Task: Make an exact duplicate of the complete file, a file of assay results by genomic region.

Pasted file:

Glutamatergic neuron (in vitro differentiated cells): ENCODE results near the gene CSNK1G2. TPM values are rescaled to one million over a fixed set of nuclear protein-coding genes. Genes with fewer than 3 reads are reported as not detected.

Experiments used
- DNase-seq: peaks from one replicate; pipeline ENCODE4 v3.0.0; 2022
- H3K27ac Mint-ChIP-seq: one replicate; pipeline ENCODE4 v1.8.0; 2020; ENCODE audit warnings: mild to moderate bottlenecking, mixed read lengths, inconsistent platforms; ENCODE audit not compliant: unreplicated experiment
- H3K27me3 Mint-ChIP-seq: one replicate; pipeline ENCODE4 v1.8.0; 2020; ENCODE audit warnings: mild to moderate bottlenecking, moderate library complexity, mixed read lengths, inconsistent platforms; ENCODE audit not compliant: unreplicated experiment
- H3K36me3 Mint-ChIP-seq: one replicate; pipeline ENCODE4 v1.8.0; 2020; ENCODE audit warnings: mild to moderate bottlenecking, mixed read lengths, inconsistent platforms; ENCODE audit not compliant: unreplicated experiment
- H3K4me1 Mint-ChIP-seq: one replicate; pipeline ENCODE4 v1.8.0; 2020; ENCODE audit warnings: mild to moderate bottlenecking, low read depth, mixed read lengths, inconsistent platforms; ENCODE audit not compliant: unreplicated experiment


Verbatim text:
Glutamatergic neuron (in vitro differentiated cells): ENCODE results near the gene CSNK1G2. TPM values are rescaled to one million over a fixed set of nuclear protein-coding genes. Genes with fewer than 3 reads are reported as not detected.

Experiments used
- DNase-seq: peaks from one replicate; pipeline ENCODE4 v3.0.0; 2022
- H3K27ac Mint-ChIP-seq: one replicate; pipeline ENCODE4 v1.8.0; 2020; ENCODE audit warnings: mild to moderate bottlenecking, mixed read lengths, inconsistent platforms; ENCODE audit not compliant: unreplicated experiment
- H3K27me3 Mint-ChIP-seq: one replicate; pipeline ENCODE4 v1.8.0; 2020; ENCODE audit warnings: mild to moderate bottlenecking, moderate library complexity, mixed read lengths, inconsistent platforms; ENCODE audit not compliant: unreplicated experiment
- H3K36me3 Mint-ChIP-seq: one replicate; pipeline ENCODE4 v1.8.0; 2020; ENCODE audit warnings: mild to moderate bottlenecking, mixed read lengths, inconsistent platforms; ENCODE audit not compliant: unreplicated experiment
- H3K4me1 Mint-ChIP-seq: one replicate; pipeline ENCODE4 v1.8.0; 2020; ENCODE audit warnings: mild to moderate bottlenecking, low read depth, mixed read lengths, inconsistent platforms; ENCODE audit not compliant: unreplicated experiment